New UK research suggests that unmarried cohabiting couples with children are now more likely to separate than their married counterparts.
According to social campaigners the Marriage Foundation, approximately 66,500 unmarried parents separated last year, in comparison with around 62,500 married parents.
The Foundation says that 2016 marks the first time that the number of cohabiting couples who separated overtook the number of married couples who split up.
It adds that there are approximately 1.3 million cohabiting parents across the UK, up from just 950,000 recorded 11 years ago.
After analysing data compiled by the Office for National Statistics (ONS), the Marriage Foundation has said that it estimates that unmarried cohabiting parents now make up approximately 21 per cent of all couples living in the UK, while married parents who live together make up 79 per cent.
Harry Benson, research director at the Marriage Foundation, said: “The great paradox of UK family statistics is that family breakdown has been going up for years while divorce has been going down for years.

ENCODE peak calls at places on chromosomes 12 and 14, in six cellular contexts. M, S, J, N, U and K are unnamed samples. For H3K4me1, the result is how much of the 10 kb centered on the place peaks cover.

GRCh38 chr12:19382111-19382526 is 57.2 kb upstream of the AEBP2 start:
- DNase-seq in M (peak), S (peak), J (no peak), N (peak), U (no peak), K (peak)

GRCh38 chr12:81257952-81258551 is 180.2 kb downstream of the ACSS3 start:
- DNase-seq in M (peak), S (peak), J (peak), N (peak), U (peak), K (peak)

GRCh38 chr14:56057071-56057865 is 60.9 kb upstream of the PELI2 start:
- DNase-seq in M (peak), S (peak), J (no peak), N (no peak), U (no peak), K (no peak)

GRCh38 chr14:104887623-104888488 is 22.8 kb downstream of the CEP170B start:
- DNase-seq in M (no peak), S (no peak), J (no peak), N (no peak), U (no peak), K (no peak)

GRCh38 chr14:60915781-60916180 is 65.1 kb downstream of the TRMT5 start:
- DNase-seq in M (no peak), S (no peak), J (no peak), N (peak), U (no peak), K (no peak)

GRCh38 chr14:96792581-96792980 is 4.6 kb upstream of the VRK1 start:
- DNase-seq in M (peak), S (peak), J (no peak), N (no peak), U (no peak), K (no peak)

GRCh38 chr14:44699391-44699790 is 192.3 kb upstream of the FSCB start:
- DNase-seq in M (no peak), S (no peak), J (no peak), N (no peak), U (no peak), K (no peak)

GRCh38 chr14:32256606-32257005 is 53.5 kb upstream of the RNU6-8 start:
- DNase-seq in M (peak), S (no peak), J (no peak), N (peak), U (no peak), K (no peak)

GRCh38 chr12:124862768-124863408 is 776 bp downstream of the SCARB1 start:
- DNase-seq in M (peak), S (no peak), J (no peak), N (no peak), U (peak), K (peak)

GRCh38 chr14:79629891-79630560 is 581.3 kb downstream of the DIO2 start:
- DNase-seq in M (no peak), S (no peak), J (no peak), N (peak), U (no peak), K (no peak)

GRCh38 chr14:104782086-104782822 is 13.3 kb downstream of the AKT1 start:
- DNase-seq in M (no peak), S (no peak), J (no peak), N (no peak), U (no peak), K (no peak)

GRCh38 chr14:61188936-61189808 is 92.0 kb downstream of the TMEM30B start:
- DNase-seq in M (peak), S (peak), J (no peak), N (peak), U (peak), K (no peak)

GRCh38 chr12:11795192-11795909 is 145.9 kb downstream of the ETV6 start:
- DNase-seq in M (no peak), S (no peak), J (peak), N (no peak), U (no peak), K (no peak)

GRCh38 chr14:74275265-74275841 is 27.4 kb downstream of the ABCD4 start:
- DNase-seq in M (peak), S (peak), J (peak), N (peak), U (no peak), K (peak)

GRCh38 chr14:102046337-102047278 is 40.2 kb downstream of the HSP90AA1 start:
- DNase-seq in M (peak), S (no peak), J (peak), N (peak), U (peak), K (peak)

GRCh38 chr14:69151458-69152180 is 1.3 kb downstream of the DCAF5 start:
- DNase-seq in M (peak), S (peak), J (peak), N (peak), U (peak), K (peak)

“The reason – as repeatedly shown by Marriage Foundation research – is the trend away from relatively stable marriage and toward relatively unstable cohabitation.
“Our new finding reveals that we have crossed a watershed. Cohabiting parents, despite being only one fifth of couples, now account for the majority of family breakdowns,” he added,
Separate research recently highlighted by Family Law Week suggests that three quarters of unmarried couples who live together wrongfully assume that they are entitled to the same rights as those who are married or in a civil partnership.
However, without the legal protection of a Will or cohabitation agreement, such individuals actually have no legal right to claim ownership of one another’s property or assets in the event of a separation.
This can pose a serious problem in instances where one party is deemed the sole owner of a family home.
MFG Solicitors’ family team can advise on preparing a cohabitation agreement and also on property rights for cohabiting couples.